So this is my grid. This is the piece for the very top of the crate where you fit your cups into. I wanted them spaced evenly, hence the crazy grid. So I said before that I wanted my oranges to be 2" in diameter, and this is why. I wanted the crate (without the wood) to measure 5" x 8" and each orange .5" from the next. You can see where I sketched in one circle for reference. The holes mark the center of each orange as well as where each seam is for both the cups and the orange. I marked these holes on the fabric for reference. This piece also has .25" seam allowance on each side.

As you may have guessed, piece "C" is like a "bird's eye view" of the oranges. It's just a circle with a 2" diameter which I laid on my fabric and traced, using the holes from the grid to line it up. This gave me a sew line when I went to sew in the cups. "D" is another circle but with a 1.5" diameter to allow for seam allowance which I also traced onto the fabric inside of where I traced "C". Then I cut out the fabric from that area, along the "D" line. When you look at your fabric now, you should have six small evenly spaced circles cut out with a circle around those holes (where you had traced "C" before). DO NOT cut along the "C" line! That would leave you with zero seam allowance!

So then you have your six little cups you've made from piece "B" plus this rectangular piece of fabric with holes and markings. Carefully pin each cup into a hole, lining up your seam allowances and the dots (from the grid) with each seam on the cups, right sides together. Sew the cups in. This part is tricky and (for me) slightly scary but it's 100% worth it when you see all your little cups sewn in  Smiley Clip the edge of the circle that you just sewed to make the cups lie flat. Pat yourself on the back and be happy you only have to do that once  Wink

The cups should look like this when sewn together:




In this picture you can see the grid again, plus the pattern pieces for the sides of the foam part that sits inside of the wood. These pieces are 5"x2" and 8"x2" plus .25" seam allowances. Cut out two of each of these plus one more "grid" piece (but don't bother with all of the holes this time, this is for the bottom) out of your fabric. Sew them up to make a nifty fabric box shape with little fabric cups on top  Cheesy Leaving one side open to slip in your foam later.

On to the foam! I used high-density foam, which they sell at Jo-Ann's and other places for upholstery and stuff. Using and electric knife (like you carve a turkey with) cut out a block that is 2" tall, 8" long and 5" wide, like your fabric box. Using your trusty grid, map out all of the holes again and trace on pattern piece "C" again, but DON'T trace "D" this time. Your tracing is done!. Using a combination of the electric knife and a steak knife I carefully carved out those circles into half-spheres that were 1" deep. Don't get too crazy with perfection here. The outer circle is what's important, not a perfect hemisphere. Just make sure the perimeter of the circle is where it should be and it is 1" deep so exactly half your orange will fit in.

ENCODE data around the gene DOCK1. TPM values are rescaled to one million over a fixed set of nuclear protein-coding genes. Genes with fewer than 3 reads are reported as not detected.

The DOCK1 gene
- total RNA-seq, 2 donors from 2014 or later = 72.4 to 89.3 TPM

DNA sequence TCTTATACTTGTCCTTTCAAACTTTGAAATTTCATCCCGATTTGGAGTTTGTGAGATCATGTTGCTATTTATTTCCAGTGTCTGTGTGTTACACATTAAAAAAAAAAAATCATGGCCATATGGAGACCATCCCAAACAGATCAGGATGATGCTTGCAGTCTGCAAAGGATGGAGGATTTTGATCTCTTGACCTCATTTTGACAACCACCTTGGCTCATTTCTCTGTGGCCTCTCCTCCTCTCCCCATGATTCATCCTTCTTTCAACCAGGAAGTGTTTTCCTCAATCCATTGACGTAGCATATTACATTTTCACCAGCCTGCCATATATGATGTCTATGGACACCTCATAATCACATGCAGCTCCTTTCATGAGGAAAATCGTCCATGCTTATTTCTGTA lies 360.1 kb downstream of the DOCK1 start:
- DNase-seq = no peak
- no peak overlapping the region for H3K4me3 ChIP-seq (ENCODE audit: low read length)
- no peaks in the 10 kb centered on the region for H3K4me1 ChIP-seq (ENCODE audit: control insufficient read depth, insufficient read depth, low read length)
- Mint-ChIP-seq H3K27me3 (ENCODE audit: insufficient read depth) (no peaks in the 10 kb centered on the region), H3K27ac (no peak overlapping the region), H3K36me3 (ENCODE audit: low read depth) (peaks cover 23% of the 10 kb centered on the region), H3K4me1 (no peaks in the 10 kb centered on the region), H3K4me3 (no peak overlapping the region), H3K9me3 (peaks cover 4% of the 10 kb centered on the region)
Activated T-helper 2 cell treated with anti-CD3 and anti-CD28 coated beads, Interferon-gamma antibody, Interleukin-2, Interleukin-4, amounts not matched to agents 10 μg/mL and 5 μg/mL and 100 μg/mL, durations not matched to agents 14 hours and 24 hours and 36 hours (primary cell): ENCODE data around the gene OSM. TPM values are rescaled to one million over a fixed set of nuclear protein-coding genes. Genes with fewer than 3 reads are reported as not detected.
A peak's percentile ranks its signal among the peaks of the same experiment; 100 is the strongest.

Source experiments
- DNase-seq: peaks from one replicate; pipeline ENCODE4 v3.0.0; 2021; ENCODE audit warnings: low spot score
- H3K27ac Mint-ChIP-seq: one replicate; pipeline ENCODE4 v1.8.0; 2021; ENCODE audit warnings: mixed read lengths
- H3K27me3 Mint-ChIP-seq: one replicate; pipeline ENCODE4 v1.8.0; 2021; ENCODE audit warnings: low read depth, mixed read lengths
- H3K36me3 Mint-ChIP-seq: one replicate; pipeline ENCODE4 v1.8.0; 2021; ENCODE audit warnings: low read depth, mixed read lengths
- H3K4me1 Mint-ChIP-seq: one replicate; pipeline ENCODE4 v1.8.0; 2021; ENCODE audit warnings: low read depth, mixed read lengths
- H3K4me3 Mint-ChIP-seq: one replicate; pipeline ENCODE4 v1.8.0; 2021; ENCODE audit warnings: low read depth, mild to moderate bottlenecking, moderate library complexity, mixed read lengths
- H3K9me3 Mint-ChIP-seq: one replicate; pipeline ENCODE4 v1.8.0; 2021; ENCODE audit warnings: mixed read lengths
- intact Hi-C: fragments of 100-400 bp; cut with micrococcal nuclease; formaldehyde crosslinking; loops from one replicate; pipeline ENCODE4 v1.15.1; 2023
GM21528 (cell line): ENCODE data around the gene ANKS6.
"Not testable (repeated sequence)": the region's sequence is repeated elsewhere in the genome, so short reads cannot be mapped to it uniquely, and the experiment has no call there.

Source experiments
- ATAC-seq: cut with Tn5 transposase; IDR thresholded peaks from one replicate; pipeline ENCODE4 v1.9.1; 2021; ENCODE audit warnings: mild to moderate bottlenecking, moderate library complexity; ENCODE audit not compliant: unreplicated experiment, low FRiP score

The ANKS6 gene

Now slip your foam in the hole you left, holes meeting cups, and stitch it up. Stick in your oranges and marvel at the power of math to make things uniform. After your oranges and fabric-covered-block-of-foam-with-cups are done, you need only make a little wooden crate. Mine is scrap wood glued together (to avoid splitting the small wood pieces) with the inside perimeter measuring 5"x8" to fit the foam. I also made it a little taller than 2" because I wanted the fabric-covered-foam to sit down in a bit. Hooray! You're done! Go stick pins in it and show it to everyone you know! Cheesy
9  REUSING/RECYCLING/RECRAFTING / What the heck can I do with THIS? / Ultrasuede Swatches on: May 09, 2006 07:41:57 AM
So, when I inherited my Grandma's (ie my crafting mentor) craft stash among other things I received a LOT of ultrasuede swatches. Like a large shoebox full and two gallon-size bags. The swatches range from 3"x3" to maybe 6"x6" or so and every size in between. Just about every color is there, but there seem to be a lot of neutrals (tans, grays, black and whites), reds and blues along with a few houndstooth swatches, some animal print and a very interesting aqua perforated swatch (like athletic mesh, but ultrasuede.)

I was incredibly excited when I found them, but I'm having a little trouble figuring out what to do with them. They're like felt in that they're soft and they don't unravel, so I've thought about flower pins, appliques and perhaps a pincushion, but I'd really like to do something more.

Any ideas crafters?  There's so many swatches, few projects would be too large, except maybe a bedspread  Cheesy Please help, I'm itching to craft!   Grin
10  NEEDLEWORK / Needlework: Completed Projects / A Kiss To Build A Dream On on: August 31, 2005 02:32:01 PM
My boyfriend had his birthday a few weeks ago (near our 1.5 year anniversary) so I embroidered him a pillowcase. The theme is "our song," "A Kiss To Build A Dream On". If you haven't heard this song, go find it now! It's great, but I'm biased  Cheesy I photoshopped a headphone graphic I found online, used the sublime stitching banner and free-handed the cord. I thought it only fitting to add a picture of us smooching, which I also photoshopped and transfered with goof off. Woot.   Smiley Comments/Criticisms/Discussions on Rhode Island, Neither A Road Nor An Island

Headphones:


Heart:


Song Title (All too fitting in a long-distance relationship!):


Gratuitous Smooch Picture (I messed up a bit with the transfer, oops!  Undecided):


All Together:


In Action!: